There is something that I think everybody loves, at least a little bit, and that is a sunset. Some of us purposely take time out of our days to watch it. Others are lucky enough to be in the right place at the right time. Sunsets are cherished images in love songs and puzzles and travel photos and maybe even pictures taken in the city you grew up in. 

‘Let’s catch the sunset tonight’, people say. And then they go – waiting on beaches, or climbing mountains, or trudging up the stairs to the rooftop in their apartment. When I was in Rome, everybody gathered on Gianicolo Hill to watch it. Yesterday, in Edinburgh, everybody gathered on Calton Hill. People brought their tripods, setting them up neatly in a row. Even the policeman wandering about said, “I’m gonna go for a fancy panorama.” Nobody left early, even though it was cold. We can’t help but be drawn to sunsets the same way we are drawn to things that glisten, and drama, and rooms with bright walls.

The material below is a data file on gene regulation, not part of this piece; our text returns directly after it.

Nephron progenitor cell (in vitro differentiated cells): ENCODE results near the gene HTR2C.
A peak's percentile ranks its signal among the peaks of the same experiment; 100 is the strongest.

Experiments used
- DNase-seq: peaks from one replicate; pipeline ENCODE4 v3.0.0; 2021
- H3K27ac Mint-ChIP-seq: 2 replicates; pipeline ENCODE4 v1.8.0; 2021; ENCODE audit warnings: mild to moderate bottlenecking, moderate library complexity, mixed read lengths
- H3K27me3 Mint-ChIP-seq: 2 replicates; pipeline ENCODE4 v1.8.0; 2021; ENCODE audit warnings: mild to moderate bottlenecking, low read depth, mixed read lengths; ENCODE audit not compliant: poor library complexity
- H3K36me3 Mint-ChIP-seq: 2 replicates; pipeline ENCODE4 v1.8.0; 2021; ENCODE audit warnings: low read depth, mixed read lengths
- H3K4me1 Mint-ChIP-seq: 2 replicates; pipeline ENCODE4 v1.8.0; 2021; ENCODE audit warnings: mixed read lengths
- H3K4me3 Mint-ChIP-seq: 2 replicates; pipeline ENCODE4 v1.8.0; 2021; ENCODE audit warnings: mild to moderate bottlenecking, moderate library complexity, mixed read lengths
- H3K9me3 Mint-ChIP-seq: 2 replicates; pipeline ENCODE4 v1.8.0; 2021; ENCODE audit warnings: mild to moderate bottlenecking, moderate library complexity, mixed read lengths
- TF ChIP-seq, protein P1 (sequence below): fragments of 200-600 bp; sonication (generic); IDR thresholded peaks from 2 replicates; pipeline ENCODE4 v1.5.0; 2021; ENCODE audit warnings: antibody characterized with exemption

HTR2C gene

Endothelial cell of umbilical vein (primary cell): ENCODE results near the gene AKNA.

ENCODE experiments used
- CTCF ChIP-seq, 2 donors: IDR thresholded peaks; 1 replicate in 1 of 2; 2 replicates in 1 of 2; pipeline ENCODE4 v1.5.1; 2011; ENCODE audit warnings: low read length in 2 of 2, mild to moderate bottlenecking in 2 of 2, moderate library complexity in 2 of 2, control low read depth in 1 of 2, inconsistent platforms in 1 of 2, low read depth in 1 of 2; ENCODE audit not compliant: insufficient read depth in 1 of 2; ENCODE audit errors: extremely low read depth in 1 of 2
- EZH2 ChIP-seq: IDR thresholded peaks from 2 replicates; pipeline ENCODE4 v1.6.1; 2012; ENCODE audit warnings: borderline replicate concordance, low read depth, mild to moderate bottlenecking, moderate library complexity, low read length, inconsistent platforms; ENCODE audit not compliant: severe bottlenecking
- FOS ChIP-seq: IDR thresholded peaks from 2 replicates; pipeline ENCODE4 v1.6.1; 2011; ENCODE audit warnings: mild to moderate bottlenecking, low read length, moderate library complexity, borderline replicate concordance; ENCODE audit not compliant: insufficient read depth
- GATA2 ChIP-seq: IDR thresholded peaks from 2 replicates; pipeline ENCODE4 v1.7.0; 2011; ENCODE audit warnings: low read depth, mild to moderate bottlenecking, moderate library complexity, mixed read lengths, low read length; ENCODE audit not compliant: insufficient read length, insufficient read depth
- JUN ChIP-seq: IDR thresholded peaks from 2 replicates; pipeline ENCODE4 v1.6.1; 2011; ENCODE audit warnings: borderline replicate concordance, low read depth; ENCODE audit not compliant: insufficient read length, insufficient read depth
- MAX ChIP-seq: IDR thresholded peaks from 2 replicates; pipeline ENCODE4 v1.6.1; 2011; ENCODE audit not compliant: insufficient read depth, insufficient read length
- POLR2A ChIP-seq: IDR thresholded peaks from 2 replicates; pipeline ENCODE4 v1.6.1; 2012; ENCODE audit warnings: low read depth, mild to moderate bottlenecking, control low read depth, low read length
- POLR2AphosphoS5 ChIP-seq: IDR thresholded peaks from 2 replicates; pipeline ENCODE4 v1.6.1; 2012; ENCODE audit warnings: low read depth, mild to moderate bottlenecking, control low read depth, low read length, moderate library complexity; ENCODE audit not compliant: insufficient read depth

I read a quote once that said that sunsets are proof that endings can be beautiful too. I never really believed that before because I never wanted things to end. Even when I was excited about the future, I didn’t want to let go of the past, constantly torn, stuck, or generally dissatisfied. I guess I was pretty greedy back then. 

When I was twenty one or maybe twenty two, I wrote a book called Chasing Sunsets where sunsets were a metaphor for everything in life that we want but don’t ever really belong to us. Like love and excitement and maybe even perfection. Sunsets are impossible to own but we chase them anyway. What we want is maybe always just out of reach, dipping behind the mountains or disappearing behind skyscrapers. 

There was a time when sunsets didn’t make any sense to me. It seemed ridiculous and stupid that beautiful things should exist when people were dying or lying to each other. I wondered if people looked at sunsets during the wars. I wondered what they thought about, if they stopped believing in beautiful things, if sunsets meant nothing to them. Beautiful things in ugly spaces don’t make sense. 

Sometimes sunsets make me want to cry because I feel like if I am lucky enough to see something as beautiful as a sunset I should feel perfectly happy and most of the time, I don’t. But sometimes sunsets make me want to cry because nature is pure and perfect without even trying, like a little kid singing, and it reminds me that in spite of everything bad in it, the world isn’t so bad after all. 

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